Oct 27, 2022
The advocacy group Common Cause warned Thursday in a new report that U.S. congressional Republicans are introducing dozens of bills that, if the GOP regains control of Congress after the midterm elections, pose a "serious threat to the freedom to vote for millions of Americans."
"Congressional Republicans have introduced more than 30 anti-voter bills that have largely gone unnoticed."
The report, entitled Extremists' Plot to Nationalize Voter Suppression: 2023 and Beyond, argues that former President Donald Trump's so-called Big Lie that the 2020 presidential election was stolen "lives on in a wave of voter suppression legislation nationwide."
"Although significant attention has focused on the more than 400 anti-voter bills that have been introduced (several dozen of which have become law) in state legislatures since the insurrection, some federal bills making it harder to vote also portend a dangerous trend," the report states, noting that since the January 6, 2021 attack on the U.S. Capitol by Trump supporters, "congressional Republicans have introduced more than 30 anti-voter bills that have largely gone unnoticed."
"These anti-voter bills telegraph what some Republicans in Congress would like to do: make it harder for certain Americans to vote," the authors assert. "While none of these federal anti-voter bills will become law this year, if control of Congress switches after this November's election, a Congress with different leadership may try to advance some of these proposals and do at the federal level what self-interested, power-hungry legislators in certain states are trying to do: make it harder to vote, and in ways that are disproportionately targeted at Black and Brown voters."
\u201c\ud83d\udea8Congressional Republicans have introduced more than 30 anti-voter bills that have largely gone unnoticed \ud83d\udea8\n\nCheck out our Nationalizing Voter Suppression report highlighting the impending threats to our freedom to vote in 2023 & beyond.\nhttps://t.co/XnK5NLmbDc\u201d— Common Cause (@Common Cause) 1666896660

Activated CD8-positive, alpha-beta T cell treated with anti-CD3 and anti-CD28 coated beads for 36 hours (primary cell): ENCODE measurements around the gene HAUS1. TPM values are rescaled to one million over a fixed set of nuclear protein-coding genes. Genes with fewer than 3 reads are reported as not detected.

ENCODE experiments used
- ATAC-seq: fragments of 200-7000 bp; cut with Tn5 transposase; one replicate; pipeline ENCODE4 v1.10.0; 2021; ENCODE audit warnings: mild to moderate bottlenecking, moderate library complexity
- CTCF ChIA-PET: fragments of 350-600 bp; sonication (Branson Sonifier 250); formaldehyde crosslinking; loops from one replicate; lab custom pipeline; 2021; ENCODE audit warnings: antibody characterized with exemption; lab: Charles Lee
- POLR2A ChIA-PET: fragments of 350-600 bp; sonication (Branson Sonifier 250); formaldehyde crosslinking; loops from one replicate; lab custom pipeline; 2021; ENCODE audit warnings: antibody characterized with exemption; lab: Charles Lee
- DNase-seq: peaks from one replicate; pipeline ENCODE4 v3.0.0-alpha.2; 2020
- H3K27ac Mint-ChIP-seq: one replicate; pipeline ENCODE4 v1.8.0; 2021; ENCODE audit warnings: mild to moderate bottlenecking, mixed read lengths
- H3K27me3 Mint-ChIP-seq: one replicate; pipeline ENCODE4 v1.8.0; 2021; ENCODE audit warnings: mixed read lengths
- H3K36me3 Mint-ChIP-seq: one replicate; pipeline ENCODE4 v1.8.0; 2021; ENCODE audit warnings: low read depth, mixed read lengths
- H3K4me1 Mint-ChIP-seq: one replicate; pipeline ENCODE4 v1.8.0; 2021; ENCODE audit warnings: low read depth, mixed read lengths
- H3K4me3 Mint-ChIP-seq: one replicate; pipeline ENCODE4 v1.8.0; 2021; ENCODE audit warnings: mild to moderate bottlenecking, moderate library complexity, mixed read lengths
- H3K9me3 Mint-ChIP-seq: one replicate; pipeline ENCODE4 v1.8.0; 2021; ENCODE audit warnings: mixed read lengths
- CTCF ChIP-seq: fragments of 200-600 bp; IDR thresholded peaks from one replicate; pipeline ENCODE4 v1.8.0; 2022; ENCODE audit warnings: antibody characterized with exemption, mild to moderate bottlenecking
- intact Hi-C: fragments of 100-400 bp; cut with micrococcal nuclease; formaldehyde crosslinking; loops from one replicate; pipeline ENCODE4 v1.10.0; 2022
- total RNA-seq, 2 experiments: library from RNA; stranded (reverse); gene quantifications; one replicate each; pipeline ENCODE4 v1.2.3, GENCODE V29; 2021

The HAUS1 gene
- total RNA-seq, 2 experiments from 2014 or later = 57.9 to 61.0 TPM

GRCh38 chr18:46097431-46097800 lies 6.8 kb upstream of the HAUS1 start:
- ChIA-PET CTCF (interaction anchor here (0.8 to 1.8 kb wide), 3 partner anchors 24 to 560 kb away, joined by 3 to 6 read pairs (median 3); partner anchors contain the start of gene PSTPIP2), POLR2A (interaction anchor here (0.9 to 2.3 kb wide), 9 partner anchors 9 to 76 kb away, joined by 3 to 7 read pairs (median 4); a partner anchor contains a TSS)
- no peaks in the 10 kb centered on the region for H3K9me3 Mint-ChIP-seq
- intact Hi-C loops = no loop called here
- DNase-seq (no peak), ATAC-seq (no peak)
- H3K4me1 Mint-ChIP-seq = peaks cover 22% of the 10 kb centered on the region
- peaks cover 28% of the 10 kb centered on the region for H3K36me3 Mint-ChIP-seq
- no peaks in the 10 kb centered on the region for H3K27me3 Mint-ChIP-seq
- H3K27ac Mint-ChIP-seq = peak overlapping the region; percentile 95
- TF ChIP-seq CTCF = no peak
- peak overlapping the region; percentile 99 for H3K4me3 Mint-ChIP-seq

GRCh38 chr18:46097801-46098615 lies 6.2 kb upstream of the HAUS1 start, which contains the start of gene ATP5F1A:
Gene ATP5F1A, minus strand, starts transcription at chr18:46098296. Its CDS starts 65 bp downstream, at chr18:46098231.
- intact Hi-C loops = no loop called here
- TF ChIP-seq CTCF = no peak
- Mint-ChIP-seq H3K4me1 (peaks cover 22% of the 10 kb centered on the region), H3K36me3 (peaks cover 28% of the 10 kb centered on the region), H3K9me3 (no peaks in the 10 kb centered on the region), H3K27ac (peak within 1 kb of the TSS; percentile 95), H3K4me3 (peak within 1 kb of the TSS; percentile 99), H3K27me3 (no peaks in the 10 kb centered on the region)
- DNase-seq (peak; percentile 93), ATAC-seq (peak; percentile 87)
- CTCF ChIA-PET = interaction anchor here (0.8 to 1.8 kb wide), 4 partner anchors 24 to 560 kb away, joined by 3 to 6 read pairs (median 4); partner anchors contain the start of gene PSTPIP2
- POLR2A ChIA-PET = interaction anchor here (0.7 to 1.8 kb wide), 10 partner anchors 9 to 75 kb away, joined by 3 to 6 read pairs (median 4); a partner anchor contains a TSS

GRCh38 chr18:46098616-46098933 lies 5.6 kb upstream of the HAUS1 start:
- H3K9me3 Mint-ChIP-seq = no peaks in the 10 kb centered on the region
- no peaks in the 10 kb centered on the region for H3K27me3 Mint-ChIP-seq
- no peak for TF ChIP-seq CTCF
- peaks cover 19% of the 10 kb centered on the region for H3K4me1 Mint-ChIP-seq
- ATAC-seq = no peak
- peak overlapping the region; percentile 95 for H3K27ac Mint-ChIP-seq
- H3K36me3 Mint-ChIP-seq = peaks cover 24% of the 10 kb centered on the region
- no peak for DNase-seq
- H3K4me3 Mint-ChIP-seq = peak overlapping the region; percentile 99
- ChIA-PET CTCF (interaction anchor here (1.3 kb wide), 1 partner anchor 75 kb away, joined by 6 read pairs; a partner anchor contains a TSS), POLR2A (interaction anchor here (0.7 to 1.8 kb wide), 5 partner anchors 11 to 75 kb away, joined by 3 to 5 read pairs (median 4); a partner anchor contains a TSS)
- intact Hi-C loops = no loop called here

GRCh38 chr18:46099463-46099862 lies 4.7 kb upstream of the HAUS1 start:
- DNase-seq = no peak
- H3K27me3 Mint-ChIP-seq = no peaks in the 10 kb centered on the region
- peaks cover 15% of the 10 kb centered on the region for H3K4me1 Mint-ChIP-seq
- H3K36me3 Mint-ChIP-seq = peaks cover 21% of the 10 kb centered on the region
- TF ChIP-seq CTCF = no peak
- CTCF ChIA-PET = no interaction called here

According to the report, "some of the most egregious bills introduced by congressional Republicans so far include legislation" that would:
- Eliminate the National Voter Registration Act (aka the "motor-voter" law);
- Prohibit states from counting a ballot cast in a federal election if it is received by the state after the date of the election, regardless if the ballot was completed and mailed by Election Day;
- Prohibit states from using automatic voter registration systems;
- Prohibit states from providing absentee ballots to many voters;
- Restrict the use of drop boxes for absentee ballots;
- Block many Americans from no-excuse absentee voting;
- Prevent most individuals from voting at a polling place during an early voting period;
- Significantly curtail the Election Assistance Commission's (EAC) ability to provide investments to states to help run safe and secure elections; and
- Relitigate the 2020 presidential election by establishing a commission to investigate the results of an election that Trump's own appointees at the Department of Homeland Security declared was the "most secure in American history."
"Instead of silencing voters on a state-by-state basis, members of Congress introducing these anti-voter bills may try to disenfranchise certain voters in one fell swoop," Sylvia Albert, Common Cause's director of voting and elections and one of the report's authors, said in a statement.
"The bills are an attempt to harness the Big Lie in order to pass legislation that allows politicians to choose who can vote and who can't vote in our elections," she continued. "The January 6th committee's vital work exposed the conspiracy built on lies by Trump and his inner circle to undermine Americans' faith in our elections and to provoke an armed, racist mob to storm the U.S. Capitol in an attempt to overturn the 2020 election. We must prevent those lies from being weaponized in Congress in order to attack our democracy from within."
The report's other author, Common Cause senior legislative affairs director Aaron Scherb, said that "these anti-voter bills have largely flown under the radar for the last two years, but if Republicans regain control of Congress that will all change and the freedom to vote will be under attack on Capitol Hill."
"But over that same time period," he noted, "sweeping pro-voter protections like the Freedom to Vote: John R. Lewis Act and For the People Act have been passed in the U.S. House repeatedly and garnered majority support in the Senate only to be blocked by Republican filibusters."
"The fight will go on," Scherb added, "and if it means reforming the filibuster to protect every Americans' freedom to vote, then so be it."
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